— A new Twitter bot called @congressedits tracks Wikipedia edits from computers on Capitol Hill. Read more

Tools:
3 Comments
Mitt Romney, Barack Obama

Study: Political journalists opt for stenography over fact checking during presidential debates

During the 2012 U.S. presidential debates, political journalists on Twitter primarily repeated candidate claims without providing fact checks or other context, according to new research published in The International Journal of Press/Politics.

Authors Mark Coddington, Logan Molyneux and Regina G. Lawrence analyzed tweets from 430 political journalists during the debates to see how much they engaged in the checking of candidate claims. The resulting paper is “Fact Checking the Campaign: How Political Reporters Use Twitter to Set the Record Straight (or Not).”

They also examined whether the political journalist’s tweets fell more into the construct of traditional objectivity or what they call “scientific objectivity,” which eschews he said/she said in favor of empirical statements and analysis, i.e fact checking.

They found that 60 percent of the journalist tweets “reflected traditional practices of ‘professional’ objectivity: stenography—simply passing along a claim made by a politician—and ‘he said, she said’ repetition of a politician’s claims and his opponent’s counterclaim.”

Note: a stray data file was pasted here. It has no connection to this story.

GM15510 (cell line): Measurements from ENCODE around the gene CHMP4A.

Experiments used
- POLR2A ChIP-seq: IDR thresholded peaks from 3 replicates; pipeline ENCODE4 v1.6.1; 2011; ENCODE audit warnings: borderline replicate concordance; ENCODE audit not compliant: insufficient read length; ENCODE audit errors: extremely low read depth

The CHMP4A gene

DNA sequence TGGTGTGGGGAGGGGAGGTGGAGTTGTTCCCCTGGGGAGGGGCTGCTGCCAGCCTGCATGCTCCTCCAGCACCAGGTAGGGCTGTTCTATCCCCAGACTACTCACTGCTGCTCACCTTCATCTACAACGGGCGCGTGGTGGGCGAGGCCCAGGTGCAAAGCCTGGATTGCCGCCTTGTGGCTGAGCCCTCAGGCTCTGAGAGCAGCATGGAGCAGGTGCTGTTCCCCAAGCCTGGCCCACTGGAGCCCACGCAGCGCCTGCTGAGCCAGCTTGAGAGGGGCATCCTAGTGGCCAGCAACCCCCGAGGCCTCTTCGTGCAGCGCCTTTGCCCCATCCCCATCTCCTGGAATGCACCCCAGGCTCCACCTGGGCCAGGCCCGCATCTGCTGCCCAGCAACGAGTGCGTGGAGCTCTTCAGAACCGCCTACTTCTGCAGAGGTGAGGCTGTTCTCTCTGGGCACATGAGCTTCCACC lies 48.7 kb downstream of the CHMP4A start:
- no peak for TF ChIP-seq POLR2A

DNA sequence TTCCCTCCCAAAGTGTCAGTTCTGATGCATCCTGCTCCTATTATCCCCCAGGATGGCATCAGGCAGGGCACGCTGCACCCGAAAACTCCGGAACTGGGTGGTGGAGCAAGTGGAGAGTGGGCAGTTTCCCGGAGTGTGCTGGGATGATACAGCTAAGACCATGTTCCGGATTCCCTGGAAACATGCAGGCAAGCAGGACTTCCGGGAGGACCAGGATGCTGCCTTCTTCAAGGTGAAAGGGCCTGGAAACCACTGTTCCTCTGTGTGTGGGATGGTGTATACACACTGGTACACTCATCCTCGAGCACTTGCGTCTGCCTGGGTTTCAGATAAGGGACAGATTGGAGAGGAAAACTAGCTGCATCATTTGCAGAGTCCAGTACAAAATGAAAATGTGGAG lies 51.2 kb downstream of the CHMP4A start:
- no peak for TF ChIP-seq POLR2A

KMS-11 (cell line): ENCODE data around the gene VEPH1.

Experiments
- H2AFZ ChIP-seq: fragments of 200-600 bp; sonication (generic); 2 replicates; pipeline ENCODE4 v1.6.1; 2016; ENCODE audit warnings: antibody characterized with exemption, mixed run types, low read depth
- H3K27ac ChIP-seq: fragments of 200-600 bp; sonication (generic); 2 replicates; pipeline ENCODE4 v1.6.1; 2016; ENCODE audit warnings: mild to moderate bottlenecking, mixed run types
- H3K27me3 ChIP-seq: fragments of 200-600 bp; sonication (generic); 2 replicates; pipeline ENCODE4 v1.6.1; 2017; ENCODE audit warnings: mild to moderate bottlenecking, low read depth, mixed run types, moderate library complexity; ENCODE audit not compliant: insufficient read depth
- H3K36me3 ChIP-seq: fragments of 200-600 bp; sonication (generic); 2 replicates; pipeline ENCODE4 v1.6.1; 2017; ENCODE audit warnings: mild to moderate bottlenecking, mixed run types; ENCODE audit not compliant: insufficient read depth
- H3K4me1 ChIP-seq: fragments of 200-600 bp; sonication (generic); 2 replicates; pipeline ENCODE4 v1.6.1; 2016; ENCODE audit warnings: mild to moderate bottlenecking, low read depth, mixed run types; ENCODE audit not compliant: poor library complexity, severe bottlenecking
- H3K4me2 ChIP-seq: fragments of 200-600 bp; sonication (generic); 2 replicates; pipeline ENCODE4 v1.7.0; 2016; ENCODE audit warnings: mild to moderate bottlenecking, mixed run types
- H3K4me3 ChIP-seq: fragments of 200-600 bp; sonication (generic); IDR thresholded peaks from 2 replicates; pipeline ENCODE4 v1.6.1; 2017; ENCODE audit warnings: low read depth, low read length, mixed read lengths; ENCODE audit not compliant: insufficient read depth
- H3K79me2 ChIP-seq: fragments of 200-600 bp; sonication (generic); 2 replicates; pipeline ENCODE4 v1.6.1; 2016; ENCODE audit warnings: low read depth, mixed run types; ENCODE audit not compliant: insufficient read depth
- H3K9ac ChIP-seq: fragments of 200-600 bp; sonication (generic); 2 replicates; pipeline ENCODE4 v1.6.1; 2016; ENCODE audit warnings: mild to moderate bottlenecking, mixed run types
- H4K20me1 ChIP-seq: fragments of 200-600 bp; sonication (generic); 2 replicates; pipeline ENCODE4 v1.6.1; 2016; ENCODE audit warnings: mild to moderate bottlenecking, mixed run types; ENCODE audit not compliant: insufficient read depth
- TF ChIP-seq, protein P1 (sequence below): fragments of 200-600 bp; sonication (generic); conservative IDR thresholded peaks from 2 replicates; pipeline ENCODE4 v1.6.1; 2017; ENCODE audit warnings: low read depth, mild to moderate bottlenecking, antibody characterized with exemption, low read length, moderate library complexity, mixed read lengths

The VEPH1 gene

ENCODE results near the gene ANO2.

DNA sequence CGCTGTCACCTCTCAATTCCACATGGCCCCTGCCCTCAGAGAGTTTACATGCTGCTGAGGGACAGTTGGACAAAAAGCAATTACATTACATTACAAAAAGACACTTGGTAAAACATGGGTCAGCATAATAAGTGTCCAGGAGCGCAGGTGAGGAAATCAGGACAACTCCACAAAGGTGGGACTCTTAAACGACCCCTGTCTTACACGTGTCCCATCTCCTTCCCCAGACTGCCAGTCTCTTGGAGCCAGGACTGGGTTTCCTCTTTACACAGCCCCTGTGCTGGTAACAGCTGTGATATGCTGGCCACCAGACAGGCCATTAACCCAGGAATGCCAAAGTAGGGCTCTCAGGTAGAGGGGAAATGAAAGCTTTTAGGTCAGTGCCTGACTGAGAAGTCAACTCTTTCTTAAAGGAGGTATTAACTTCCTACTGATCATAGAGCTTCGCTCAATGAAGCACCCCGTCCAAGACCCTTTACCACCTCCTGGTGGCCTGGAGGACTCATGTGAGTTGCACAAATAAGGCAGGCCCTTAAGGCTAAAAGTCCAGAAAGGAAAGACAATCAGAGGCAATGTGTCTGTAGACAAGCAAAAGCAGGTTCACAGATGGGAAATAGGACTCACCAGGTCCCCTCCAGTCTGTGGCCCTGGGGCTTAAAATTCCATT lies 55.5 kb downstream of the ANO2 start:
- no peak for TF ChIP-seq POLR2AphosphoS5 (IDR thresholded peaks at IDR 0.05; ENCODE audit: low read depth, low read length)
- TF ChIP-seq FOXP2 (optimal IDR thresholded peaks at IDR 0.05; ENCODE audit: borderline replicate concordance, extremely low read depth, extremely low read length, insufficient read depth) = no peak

Journalists largely repeated the claims and statement of candidates, rather that check or challenge them. Read more

Tools:
9 Comments
logo

Truth Goggles launches as an annotation tool for journalists

//
When Dan Schultz first described Truth Goggles close to three years go, he deemed it a “magic button” that could tell you “what is true and what is false on the web site you are viewing.”

That concept – which Schultz refers to as the “fact-check the Internet approach” – attracted a decent amount of press and enthusiasm at the time. Schultz shipped some related code as a result of him developing the project while at the MIT Media Lab.

Today, nearly three years later, he’s released the first Truth Goggles product — and it’s a departure from that original vision.

The Truth Goggles launching today is a tool to enable anyone to annotate an existing piece of online content to raise and answer questions about what’s been reported/written. Read more

Tools:
0 Comments
googleglass

LinkedIn acquires major fact checking patents

Lucas Myslinski was tired of having to fact check the questionable emails his father often forwarded to him.

“My dad would send these emails where they say something like, ‘Oh the government is stockpiling billions of dollars of ammunition’ and other things like that, where if all you would do is take a little time and look on Snopes you would find it’s not true,” Myslinski said.

That very problem has inspired projects such as LazyTruth, Truth Goggles, and Trooclick, all of which I wrote about last week, as well as the Washington Post’s TruthTeller. There’s a broad consensus that in a world of abundant, and often incorrect, information it would be valuable to have an app that “automatically monitors, processes, fact checks information and indicates a status of the information.”

Myslinski sketched out his ideas and then took the step of patenting them. Read more

Tools:
5 Comments
Page 1 of 6123456